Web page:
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Trigger Warnings: Are They Enough?

by Sam Swank

Content note: This article discusses topics such as physical abuse and sexual assault.

Has a scent or song ever rekindled a beloved memory? Perhaps the rustle of grass suddenly brings you back to a childhood game of hide-and-seek, laying under the patio with plants crackling in your ear. Maybe inhaling a bag of chocolate chips reminds you of the glorious cookies your roommate baked for you in college when you were…well, under the influence. Many of us have smelled, heard, seen, or felt something that sparked a memory we didn’t even know we had. We briefly admire the intricacies of human memory in these moments and wonder how such connections can reemerge without any warning.

Just like sensations can provoke good memories, they can also bring back negative ones, including traumatic experiences. For those with posttraumatic stress disorder, or PTSD, these memories extend beyond brief mental imagery and into vivid flashbacks that stimulate the fight-or-flight response and force survivors to involuntarily relive the event.

As an accommodation, trigger warnings were developed as a well-intentioned way to prepare survivors to participate in university and other discussion environments where they might encounter triggering materials. Their adoption acknowledged the intrusive nature of trauma and sought to provide the opportunity to prevent episodes that would interfere substantially with the studies and everyday life of survivors.

Despite their sympathetic origins, trigger warnings can be extraordinarily divisive. As a grassroots endeavor, online circles and advocate groups popularized them before a scientific conclusion on their effectiveness. And so far, the little data we have suggests that trigger warnings on their own probably do little for anyone—including people with traumatic histories. Still, supporters posit that trigger warnings are crucial for avoiding disruptive, distressing episodes of retraumatization, while opponents argue trigger warnings are catastrophic to healing and freedom of thought. Many of us, though, remain undecided on their use. Even among the student population that has driven its widespread adoption, support appears far more mixed than popularly claimed. Many students feel that although trigger warnings don’t help them, they may help someone else.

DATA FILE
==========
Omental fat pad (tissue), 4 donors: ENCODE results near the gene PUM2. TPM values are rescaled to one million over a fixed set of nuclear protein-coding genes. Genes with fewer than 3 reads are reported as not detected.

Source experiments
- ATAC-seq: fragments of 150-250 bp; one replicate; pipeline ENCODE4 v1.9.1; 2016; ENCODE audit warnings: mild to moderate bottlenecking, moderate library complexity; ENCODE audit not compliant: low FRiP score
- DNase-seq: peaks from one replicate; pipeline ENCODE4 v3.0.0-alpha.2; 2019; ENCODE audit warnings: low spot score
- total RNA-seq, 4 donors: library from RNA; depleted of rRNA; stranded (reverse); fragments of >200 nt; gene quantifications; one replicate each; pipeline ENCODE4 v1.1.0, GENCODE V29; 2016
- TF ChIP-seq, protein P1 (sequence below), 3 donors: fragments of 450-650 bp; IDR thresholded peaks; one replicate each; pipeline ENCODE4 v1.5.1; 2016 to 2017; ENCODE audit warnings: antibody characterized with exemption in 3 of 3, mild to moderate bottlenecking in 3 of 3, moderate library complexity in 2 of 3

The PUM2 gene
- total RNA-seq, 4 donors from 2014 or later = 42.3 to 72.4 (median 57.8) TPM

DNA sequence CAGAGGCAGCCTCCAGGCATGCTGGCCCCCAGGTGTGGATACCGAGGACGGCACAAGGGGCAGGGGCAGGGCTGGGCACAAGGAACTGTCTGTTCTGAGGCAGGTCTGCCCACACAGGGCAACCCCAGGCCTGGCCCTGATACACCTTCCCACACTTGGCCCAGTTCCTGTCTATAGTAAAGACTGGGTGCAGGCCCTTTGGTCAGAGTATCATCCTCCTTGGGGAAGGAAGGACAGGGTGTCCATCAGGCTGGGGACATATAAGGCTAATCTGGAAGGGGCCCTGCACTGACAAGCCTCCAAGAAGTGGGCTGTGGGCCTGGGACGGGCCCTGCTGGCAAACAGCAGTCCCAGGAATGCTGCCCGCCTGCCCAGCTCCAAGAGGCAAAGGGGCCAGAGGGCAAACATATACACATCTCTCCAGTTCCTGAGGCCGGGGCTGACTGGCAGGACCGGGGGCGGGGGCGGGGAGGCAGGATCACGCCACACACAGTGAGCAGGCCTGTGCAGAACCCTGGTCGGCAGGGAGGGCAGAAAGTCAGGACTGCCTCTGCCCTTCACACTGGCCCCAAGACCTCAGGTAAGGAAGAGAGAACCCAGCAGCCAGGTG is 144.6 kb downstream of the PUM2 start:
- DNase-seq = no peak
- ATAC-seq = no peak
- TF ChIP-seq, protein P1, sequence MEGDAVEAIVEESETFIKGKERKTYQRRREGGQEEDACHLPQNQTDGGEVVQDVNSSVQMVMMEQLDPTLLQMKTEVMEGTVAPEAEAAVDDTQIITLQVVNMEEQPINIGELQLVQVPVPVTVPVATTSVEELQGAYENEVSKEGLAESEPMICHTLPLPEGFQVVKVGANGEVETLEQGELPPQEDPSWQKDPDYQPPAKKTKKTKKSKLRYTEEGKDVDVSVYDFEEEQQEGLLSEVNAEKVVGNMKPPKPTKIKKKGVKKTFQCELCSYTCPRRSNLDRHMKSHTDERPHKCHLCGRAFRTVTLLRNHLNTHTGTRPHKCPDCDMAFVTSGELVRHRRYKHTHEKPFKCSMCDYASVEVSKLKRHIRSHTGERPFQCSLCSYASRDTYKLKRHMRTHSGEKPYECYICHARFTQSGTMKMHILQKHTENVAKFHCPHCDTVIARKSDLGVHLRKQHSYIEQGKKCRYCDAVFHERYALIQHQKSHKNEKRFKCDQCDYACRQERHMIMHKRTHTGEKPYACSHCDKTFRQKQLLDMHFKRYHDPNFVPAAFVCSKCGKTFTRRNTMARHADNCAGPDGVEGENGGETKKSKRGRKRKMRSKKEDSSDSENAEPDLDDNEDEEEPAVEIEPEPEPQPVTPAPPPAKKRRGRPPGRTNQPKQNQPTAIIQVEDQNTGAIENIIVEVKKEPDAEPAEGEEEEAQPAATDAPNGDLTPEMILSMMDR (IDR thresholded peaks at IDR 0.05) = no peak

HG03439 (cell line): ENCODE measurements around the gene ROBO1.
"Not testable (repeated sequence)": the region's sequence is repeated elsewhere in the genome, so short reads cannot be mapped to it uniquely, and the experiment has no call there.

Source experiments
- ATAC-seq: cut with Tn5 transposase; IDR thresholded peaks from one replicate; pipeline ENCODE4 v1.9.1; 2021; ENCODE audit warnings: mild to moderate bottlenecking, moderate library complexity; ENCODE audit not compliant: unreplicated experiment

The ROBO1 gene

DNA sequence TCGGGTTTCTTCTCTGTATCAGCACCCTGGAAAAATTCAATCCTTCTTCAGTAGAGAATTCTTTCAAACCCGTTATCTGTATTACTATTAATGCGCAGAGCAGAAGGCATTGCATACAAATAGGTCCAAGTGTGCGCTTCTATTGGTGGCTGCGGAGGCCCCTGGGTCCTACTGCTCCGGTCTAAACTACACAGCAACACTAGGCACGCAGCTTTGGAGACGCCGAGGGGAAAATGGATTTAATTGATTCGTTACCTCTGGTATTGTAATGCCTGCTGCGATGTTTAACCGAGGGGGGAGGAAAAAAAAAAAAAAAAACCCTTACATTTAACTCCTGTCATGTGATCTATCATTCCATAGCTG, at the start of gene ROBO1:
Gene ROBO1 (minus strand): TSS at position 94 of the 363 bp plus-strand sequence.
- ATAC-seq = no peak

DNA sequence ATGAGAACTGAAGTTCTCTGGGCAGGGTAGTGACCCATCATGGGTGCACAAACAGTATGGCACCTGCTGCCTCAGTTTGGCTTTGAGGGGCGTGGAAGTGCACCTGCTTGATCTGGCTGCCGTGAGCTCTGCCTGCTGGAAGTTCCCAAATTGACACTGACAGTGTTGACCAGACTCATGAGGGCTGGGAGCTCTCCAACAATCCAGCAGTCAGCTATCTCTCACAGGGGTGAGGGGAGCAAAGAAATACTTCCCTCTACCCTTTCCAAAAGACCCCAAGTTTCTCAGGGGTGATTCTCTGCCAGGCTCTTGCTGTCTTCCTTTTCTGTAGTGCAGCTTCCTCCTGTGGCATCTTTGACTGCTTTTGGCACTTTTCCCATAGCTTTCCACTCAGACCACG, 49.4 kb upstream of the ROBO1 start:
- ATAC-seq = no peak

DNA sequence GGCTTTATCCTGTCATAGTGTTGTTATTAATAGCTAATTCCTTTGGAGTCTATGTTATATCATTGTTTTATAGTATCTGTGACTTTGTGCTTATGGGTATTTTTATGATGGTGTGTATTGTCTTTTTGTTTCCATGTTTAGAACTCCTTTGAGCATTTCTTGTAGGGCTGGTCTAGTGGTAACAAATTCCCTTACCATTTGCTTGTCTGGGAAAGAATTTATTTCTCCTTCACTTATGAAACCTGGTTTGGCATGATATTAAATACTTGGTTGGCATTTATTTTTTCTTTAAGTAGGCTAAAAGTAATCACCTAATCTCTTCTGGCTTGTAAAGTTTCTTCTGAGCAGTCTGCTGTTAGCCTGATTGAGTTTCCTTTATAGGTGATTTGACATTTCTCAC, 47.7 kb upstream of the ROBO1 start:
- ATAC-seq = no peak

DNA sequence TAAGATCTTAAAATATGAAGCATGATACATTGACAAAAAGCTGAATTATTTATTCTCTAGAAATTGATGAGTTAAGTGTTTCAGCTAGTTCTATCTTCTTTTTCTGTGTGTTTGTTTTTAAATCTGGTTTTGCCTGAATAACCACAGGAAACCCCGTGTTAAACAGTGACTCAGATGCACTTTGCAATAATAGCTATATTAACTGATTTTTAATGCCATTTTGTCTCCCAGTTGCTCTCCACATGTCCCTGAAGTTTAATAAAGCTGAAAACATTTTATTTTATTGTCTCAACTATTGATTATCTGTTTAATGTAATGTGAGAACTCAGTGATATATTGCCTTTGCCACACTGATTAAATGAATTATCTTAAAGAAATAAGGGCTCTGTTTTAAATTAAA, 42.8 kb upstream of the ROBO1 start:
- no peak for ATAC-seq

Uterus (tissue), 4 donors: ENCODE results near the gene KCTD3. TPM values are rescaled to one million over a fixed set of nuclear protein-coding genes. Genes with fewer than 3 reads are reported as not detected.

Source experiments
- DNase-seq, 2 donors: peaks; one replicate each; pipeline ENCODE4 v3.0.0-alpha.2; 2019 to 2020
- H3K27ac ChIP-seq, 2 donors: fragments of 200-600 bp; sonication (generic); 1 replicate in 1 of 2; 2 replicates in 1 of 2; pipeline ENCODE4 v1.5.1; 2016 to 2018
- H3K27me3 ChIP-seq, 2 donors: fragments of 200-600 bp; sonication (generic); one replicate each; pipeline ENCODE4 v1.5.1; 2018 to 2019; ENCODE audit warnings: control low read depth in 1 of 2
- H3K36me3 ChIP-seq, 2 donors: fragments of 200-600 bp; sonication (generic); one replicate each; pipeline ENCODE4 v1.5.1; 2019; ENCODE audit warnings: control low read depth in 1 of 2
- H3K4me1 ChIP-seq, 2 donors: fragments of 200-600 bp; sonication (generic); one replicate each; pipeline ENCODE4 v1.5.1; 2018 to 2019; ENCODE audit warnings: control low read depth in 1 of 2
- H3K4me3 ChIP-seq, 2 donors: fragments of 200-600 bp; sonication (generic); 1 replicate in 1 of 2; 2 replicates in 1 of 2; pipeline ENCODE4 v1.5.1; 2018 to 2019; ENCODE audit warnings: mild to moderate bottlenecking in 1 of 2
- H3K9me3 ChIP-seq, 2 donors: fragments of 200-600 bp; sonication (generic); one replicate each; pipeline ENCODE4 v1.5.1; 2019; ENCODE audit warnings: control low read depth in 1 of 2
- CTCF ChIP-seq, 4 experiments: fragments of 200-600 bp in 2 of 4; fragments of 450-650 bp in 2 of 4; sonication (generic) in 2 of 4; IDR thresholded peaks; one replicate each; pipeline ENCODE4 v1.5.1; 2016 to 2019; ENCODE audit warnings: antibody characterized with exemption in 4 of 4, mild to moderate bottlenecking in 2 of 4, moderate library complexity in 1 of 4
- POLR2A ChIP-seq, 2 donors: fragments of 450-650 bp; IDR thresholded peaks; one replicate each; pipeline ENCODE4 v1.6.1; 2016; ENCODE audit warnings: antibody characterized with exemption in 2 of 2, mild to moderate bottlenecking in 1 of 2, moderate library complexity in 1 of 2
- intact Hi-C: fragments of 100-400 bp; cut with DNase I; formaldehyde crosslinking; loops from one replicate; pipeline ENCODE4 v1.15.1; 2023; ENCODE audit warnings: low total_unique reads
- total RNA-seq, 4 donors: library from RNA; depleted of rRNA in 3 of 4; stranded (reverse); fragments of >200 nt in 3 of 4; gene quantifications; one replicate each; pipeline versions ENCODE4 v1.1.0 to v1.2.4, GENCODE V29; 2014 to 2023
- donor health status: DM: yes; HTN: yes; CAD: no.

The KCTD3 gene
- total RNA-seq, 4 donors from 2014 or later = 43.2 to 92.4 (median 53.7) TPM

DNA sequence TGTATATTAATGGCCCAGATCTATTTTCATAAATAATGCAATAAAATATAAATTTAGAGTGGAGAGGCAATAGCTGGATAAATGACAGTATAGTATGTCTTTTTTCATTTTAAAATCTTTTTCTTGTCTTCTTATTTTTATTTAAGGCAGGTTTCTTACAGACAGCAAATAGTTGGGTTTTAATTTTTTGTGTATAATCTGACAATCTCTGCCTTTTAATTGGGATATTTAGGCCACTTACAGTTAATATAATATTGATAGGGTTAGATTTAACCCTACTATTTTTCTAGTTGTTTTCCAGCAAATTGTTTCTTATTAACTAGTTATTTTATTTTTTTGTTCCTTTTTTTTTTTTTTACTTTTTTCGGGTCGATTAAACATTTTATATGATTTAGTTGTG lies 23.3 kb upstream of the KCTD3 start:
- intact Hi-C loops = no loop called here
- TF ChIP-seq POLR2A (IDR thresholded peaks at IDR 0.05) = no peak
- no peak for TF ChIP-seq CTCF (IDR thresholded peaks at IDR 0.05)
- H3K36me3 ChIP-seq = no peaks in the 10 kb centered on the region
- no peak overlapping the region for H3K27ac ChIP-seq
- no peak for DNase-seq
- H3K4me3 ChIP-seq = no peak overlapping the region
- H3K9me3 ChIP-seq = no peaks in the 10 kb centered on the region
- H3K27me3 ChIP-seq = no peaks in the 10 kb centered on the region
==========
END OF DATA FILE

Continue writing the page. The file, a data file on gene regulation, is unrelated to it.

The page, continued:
The problem with trigger warnings comes from the subjectivity—and often innocuous nature—of triggers themselves. While the general topic of sexual assault can trigger some survivors, it’s an incomplete perspective of what triggers are. Instead, many find that specific sensations or places bring them back to the assault. Perhaps a style of door that was present in the room of the assault brings the survivor back to the traumatic event. Or a scent similar to the perpetrator’s cologne or perfume. Or the feeling of long hair brushing against the survivor’s arm. Maybe it’s a song that was playing faintly in another room. Sometimes they don’t know what caused the episode at all. That’s the insidious thing about PTSD: the memories of the trauma can intrude on the most benign, everyday aspects of life. It makes safe things unsafe.